German commercial broadcast group RTL Deutschland wants to maintain digital terrestrial TV distribution in Germany and transmit its free-to-air channels in HD quality from 2016 with the introduction of DVB-T2.
The DTT contract with transmitter network operator Media Broadcast which would have run out at the end of 2014 has been extended by two years, the broadcaster announced in Cologne. RTL, VOX, Super RTL and RTL II as well as n-tv in Berlin will thus continue to be available via DVB-T in standard definition (SD) until the end of 2016.
With the nationwide DVB-T2 platform planned by Media Broadcast, RTL sees for the first time a viable commercial business model for DTT. According to the broadcaster, the target is to offer its advertising-funded channels encrypted in HD quality to DTT households in future. For a binding commitment to DVB-T2, however, several framework conditions still have to be met, stresses RTL.
“We are working with all TV broadcasters to promote the implementation of DVB-T2 and would like to offer viewers an even broader range of channels in HD quality from as early as 2016,” said Wolfgang Breuer, CEO of Media Broadcast. “It’s good to know that Mediengruppe RTL is on board with its attractive channel family.”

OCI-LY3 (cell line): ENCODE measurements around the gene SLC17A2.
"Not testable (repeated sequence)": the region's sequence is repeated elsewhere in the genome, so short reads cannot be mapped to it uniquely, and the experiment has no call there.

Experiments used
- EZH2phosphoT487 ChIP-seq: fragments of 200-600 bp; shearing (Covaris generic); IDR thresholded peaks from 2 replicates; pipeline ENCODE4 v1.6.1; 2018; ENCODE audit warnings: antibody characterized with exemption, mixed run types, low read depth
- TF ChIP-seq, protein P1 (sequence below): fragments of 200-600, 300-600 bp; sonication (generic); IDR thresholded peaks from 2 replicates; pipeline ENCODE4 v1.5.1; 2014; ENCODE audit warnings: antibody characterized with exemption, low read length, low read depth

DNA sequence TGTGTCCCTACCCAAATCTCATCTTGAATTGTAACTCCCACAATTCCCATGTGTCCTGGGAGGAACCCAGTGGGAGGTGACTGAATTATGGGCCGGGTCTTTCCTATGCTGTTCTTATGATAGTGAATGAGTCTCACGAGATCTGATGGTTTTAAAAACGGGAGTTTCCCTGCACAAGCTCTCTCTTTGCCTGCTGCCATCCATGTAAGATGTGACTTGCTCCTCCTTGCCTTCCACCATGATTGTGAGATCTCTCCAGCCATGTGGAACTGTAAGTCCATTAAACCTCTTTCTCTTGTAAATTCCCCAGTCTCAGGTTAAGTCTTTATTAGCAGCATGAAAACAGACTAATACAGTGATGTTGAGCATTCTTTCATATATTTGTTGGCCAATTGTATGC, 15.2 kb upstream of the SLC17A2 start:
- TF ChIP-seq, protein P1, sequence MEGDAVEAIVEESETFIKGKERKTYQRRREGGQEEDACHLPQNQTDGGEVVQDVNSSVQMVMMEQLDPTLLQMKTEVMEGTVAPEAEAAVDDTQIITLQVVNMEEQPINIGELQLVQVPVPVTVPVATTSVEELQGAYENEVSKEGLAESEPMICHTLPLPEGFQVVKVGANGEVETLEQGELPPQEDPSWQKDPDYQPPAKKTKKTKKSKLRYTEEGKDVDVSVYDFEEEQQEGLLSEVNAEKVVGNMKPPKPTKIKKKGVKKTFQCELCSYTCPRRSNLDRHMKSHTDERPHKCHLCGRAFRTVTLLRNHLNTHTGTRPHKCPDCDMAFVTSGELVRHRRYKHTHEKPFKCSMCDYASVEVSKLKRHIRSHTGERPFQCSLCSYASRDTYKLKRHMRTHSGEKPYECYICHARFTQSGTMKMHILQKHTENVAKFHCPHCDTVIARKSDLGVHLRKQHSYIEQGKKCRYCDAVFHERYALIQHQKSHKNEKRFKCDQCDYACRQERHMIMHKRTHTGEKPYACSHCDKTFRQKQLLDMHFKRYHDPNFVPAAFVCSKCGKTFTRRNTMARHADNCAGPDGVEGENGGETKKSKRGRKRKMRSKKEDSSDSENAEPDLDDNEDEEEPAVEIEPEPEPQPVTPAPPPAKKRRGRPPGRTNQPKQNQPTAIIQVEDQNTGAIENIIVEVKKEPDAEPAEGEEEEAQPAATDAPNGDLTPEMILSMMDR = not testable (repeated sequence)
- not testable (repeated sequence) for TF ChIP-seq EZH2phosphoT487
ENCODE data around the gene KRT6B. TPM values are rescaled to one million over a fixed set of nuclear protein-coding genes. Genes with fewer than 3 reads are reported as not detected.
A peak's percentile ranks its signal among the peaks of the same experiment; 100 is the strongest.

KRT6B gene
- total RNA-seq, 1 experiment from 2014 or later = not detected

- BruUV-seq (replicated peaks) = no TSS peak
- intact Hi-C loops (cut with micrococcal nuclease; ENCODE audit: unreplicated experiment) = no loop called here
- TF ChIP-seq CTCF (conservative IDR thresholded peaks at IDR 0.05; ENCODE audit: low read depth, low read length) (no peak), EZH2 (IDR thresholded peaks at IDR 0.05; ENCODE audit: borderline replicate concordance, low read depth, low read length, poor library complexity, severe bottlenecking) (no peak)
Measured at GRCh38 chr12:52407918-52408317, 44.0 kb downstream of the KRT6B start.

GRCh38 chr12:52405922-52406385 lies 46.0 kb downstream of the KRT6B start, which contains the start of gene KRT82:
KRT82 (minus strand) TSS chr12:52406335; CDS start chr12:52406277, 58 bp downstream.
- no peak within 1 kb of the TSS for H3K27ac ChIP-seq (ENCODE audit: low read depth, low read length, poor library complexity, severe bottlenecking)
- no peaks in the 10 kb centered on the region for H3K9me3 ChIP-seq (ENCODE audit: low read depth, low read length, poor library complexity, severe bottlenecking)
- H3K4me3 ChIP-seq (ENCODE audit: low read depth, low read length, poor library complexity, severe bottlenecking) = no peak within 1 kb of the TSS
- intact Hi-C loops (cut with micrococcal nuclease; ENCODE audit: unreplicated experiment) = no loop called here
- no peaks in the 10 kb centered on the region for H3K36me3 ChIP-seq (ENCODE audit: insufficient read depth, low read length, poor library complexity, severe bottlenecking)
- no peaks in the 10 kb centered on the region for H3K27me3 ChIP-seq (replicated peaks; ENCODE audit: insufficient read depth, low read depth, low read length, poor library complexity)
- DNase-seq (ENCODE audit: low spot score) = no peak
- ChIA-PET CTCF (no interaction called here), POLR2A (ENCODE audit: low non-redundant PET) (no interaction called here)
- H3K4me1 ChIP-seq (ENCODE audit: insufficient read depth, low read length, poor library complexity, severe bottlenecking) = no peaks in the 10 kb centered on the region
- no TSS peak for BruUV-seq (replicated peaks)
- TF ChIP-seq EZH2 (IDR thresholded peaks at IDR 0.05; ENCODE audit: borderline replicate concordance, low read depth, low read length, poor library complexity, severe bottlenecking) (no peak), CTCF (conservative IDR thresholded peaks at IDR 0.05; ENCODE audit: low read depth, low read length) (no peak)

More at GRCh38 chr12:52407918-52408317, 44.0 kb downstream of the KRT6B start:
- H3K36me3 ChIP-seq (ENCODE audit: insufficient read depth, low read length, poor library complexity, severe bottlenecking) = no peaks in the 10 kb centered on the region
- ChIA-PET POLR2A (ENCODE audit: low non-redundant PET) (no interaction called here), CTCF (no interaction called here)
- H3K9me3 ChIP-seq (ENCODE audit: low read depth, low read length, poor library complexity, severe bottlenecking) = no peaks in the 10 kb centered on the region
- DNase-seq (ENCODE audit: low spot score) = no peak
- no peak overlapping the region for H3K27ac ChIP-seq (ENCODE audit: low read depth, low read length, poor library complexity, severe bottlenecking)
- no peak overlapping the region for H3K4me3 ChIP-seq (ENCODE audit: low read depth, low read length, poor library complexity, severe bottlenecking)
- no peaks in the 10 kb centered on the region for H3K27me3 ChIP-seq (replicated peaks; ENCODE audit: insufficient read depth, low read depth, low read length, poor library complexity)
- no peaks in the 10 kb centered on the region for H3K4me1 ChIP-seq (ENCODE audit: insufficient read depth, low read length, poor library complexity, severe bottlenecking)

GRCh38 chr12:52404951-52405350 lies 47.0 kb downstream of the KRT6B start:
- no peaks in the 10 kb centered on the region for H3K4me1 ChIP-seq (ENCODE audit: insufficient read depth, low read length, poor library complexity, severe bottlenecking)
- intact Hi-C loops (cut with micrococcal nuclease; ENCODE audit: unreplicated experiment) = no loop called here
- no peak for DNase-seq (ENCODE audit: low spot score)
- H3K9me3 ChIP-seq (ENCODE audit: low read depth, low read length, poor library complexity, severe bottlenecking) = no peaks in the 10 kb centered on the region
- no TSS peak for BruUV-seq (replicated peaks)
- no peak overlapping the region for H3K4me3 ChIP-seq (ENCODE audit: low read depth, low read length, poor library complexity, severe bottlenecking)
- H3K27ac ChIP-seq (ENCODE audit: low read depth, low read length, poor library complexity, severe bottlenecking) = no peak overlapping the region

Excluded from the continuation of its DTT engagement are the terrestrial TV offerings in the regions Stuttgart and Halle/Leipzig which are operated under the brand name viseo+ in another technology, according to RTL group.
In early 2013, RTL group announced its nationwide retreat from DTT by the end of 2014 as there would neither be sufficient prospects for economic success nor long-term security for the frequencies. At the end of 2013, the broadcaster revoked its decision as the new German government included a notice of intention in its coalition agreement to safeguard the frequencies for broadcast usage for the transition to DVB-T2.
German public broadcasters ARD and ZDF announced in autumn 2013 their support for a transition to DVB-T2. Commercial TV group ProSiebenSat.1 is also open towards DVB-T, but expects clear political commitment regarding the preservation of the frequencies for broadcast usage instead of handing them over to mobile network operators.
DVB-T2 enables better picture quality, more channels and HDTV via digital terrestrial frequencies, but viewers need new reception devices.